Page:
Setting up a free blog is easy. Just visit either Blogger or WordPress and sign up for an account. In about ten minutes, your blog will be live! There are other sites out there, such as TypePad and LiveJournal, which have some free blogging capabilities, but charge for enhanced features.

Paid Hosting

With a few dollars and a little extra work, you can enjoy the unlimited creative control of having your own professionally-hosted website. Before buying your hosting, you’ll need to get a domain name, which costs between $6 and $10 for a one-year registration. I recommend GoDaddy.com.

Choosing a good domain is tricky because so many are already taken. While it may be tempting to grab a keyword-rich domain that exactly describes what your blog is about, you might have better luck finding a shorter, easier-to-remember domain that may have nothing to do with your topic. That’s OK, because eventually that name can become your brand.

Once you have your domain name, you can choose to buy hosting from GoDaddy also. (This is what I do, and I have no complaints, though many other bloggers prefer alternative hosts). I use Economy Linux Hosting from GoDaddy, which is $4.08 per month when you pay for a year up front.

Other recommended hosting options, starting at about $7 per month, include:

If you buy your domain from GoDaddy and hosting elsewhere, you’ll need to transfer your domain to your new host. Check your host’s tech support or FAQ pages to find good instructions on how to do this.

Finally, it’s time to get your blog onto your host. To do this, I wholeheartedly recommend you use WordPress, a free open-source blog management system which will manage all of the code for your blog, so all you have to do is write and post your articles.

You’ll need to download the WordPress software and follow the installation instructions for uploading the software to your host. If you follow the instructions, this is usually an easy, ten minute process. If you run into any bumps, however, WordPress provides a support forum to help you out.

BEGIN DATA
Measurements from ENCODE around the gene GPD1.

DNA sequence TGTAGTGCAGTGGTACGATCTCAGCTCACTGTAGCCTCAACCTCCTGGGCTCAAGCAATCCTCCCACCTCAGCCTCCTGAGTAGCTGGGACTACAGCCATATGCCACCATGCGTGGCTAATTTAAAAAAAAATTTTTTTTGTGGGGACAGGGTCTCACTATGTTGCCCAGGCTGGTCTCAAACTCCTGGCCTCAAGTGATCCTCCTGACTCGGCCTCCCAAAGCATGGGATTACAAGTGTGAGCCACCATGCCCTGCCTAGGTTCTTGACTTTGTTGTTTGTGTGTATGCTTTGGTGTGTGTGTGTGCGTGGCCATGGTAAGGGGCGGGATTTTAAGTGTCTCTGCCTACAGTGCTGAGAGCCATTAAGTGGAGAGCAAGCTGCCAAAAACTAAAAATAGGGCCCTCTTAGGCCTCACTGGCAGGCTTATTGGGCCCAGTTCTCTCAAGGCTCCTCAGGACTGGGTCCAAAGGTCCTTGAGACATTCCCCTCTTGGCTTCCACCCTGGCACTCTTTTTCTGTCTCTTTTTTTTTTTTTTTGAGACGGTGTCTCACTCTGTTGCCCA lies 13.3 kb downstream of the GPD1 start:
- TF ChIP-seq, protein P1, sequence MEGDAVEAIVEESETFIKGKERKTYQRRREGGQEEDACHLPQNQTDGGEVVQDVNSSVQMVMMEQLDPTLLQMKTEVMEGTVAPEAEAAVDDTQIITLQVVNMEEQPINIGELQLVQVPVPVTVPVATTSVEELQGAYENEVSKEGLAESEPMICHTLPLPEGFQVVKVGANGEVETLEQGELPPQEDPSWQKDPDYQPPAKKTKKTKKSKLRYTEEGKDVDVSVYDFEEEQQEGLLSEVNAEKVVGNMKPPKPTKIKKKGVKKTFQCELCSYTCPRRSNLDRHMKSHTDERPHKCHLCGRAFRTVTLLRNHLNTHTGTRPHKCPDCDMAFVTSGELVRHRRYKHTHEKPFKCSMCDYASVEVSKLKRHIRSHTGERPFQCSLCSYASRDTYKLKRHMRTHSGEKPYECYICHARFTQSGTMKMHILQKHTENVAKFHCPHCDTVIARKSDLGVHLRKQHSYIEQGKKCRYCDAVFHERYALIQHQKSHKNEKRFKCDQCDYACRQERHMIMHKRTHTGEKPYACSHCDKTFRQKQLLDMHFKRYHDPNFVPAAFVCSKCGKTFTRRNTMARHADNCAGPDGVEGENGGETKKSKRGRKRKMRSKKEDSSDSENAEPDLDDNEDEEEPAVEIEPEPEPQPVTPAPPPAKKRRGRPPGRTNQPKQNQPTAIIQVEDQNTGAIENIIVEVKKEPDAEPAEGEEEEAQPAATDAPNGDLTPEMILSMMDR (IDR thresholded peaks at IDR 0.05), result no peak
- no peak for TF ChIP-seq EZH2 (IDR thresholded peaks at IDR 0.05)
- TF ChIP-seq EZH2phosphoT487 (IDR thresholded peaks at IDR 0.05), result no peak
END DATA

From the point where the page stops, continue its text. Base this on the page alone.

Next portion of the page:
Finding a Theme for Your Blog

The theme of your blog is its visual layout and design. Just as WordPress handles all the technical stuff for you, your theme handles all the visual stuff for you. WordPress comes pre-loaded with a couple of simple themes, but to give your blog a unique look and feel, you’ll want to “shop around” for a theme that fits your taste and topic, most of which are free. Search for WordPress themes and you will find more than you know what to do with.

Once you have choosen your theme, download the files and copy them to the /wp-content/themes/ folder on your host. You then just select the theme in the WordPress dashboard and your blog is instantly “redecorated” with the new theme.

Loading Your Content and Writing New Posts

The final step is to take the content you have already written for your blog and go live! In your WordPress dashboard, you’ll simply click on “write post” and past your articles, using the text editor to format your articles, add links, etc. Once you hit publish, your content is live! Congrats!

In Monday’s continuation of this series, we’ll look at how to get your blog noticed and how to get traffic coming to your site.

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About David Weliver

David Weliver is the founding editor of Money Under 30. He's a cited authority on personal finance and the unique money issues we face during our first two decades as adults. He lives in Maine with his wife and two children.